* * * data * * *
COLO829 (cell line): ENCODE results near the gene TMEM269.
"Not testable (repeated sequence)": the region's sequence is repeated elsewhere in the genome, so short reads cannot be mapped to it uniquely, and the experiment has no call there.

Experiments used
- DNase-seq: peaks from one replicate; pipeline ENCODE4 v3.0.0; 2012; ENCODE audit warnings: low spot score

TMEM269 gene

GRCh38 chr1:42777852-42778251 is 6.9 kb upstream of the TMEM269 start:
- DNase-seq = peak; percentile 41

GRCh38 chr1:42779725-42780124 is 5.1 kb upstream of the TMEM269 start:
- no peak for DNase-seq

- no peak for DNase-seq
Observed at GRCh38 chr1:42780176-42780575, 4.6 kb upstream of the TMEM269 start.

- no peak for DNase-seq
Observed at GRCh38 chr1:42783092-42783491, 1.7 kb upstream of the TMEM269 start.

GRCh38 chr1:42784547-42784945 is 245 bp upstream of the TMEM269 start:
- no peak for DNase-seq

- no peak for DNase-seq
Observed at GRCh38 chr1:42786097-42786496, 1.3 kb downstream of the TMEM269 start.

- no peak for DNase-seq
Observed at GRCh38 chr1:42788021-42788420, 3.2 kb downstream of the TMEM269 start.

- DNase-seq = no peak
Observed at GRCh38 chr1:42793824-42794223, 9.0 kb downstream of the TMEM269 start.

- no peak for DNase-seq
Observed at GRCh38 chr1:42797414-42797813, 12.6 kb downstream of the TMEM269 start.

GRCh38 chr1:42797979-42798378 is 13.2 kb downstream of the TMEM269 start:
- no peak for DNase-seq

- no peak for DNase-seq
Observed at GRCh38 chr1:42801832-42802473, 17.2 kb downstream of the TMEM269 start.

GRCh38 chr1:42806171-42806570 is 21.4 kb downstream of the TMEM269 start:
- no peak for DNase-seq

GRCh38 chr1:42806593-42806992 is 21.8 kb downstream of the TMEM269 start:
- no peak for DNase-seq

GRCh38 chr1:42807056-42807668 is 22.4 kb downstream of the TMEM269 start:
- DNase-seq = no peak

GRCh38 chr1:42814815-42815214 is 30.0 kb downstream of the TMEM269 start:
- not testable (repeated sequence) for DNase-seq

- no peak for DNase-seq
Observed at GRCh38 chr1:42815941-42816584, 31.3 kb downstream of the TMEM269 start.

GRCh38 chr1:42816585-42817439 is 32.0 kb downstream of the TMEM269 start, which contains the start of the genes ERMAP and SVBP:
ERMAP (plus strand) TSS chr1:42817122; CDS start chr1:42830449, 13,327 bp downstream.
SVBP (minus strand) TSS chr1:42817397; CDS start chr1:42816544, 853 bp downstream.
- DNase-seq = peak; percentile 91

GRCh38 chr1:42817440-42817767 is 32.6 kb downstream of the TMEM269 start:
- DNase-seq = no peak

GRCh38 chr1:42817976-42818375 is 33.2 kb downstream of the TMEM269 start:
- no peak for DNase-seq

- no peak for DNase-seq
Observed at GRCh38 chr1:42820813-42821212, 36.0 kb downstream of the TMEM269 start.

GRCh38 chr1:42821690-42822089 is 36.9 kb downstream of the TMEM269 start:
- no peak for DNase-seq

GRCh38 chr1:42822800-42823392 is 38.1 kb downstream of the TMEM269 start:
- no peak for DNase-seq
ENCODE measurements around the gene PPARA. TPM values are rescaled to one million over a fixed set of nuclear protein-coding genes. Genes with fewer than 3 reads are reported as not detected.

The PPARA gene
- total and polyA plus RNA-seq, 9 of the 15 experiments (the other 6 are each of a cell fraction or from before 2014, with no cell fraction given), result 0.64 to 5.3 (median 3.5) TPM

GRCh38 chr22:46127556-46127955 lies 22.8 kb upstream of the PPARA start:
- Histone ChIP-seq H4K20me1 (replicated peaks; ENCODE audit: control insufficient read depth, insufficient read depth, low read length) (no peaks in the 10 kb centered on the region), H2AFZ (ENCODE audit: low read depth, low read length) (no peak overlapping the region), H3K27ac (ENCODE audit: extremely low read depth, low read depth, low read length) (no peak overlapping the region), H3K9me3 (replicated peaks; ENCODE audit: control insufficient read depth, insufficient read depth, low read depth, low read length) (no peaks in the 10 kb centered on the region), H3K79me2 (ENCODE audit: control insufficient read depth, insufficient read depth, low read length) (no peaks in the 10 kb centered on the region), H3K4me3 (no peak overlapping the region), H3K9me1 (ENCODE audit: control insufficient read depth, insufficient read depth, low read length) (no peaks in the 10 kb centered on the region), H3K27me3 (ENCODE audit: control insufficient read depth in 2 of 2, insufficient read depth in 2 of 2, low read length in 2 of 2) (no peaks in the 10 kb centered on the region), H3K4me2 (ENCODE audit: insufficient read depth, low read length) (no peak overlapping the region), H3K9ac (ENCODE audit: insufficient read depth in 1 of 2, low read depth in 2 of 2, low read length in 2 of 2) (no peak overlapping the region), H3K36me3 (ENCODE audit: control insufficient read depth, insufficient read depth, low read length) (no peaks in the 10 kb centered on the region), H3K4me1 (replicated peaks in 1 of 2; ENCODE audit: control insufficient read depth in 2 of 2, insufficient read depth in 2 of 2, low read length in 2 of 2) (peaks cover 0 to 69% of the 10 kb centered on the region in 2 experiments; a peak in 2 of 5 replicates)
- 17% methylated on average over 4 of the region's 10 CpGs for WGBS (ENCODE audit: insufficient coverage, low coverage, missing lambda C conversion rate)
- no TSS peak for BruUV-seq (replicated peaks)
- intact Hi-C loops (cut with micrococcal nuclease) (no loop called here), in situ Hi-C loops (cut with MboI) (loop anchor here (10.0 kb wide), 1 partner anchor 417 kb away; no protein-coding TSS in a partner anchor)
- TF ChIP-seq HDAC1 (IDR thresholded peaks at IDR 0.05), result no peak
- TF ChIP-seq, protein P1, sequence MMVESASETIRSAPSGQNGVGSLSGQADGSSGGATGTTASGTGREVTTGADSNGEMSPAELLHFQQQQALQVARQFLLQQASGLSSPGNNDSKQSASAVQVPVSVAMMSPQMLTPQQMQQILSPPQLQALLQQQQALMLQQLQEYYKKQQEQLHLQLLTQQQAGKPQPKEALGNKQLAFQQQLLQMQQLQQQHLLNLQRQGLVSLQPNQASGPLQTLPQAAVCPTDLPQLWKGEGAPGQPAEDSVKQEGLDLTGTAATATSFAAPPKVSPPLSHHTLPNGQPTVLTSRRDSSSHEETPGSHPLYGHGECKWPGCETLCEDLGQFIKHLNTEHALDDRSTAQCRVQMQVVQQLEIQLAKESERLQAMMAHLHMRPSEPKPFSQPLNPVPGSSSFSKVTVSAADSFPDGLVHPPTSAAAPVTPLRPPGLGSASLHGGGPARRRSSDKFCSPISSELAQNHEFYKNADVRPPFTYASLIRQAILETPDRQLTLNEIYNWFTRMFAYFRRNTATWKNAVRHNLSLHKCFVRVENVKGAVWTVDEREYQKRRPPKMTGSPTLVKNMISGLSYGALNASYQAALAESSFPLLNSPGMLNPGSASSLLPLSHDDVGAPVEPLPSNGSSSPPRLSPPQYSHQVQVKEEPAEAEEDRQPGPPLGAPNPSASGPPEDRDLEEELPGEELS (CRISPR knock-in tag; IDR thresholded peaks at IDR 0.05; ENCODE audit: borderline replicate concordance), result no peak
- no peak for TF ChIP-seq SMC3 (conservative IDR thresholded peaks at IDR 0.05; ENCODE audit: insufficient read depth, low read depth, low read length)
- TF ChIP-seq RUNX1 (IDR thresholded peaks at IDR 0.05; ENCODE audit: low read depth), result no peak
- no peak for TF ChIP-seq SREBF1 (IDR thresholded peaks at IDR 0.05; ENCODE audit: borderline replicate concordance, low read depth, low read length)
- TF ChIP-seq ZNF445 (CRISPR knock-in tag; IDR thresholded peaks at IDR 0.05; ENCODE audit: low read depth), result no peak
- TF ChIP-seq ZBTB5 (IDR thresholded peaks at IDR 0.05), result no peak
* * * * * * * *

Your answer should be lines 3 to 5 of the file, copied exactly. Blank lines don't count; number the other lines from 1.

Experiments used
- DNase-seq: peaks from one replicate; pipeline ENCODE4 v3.0.0; 2012; ENCODE audit warnings: low spot score

TMEM269 gene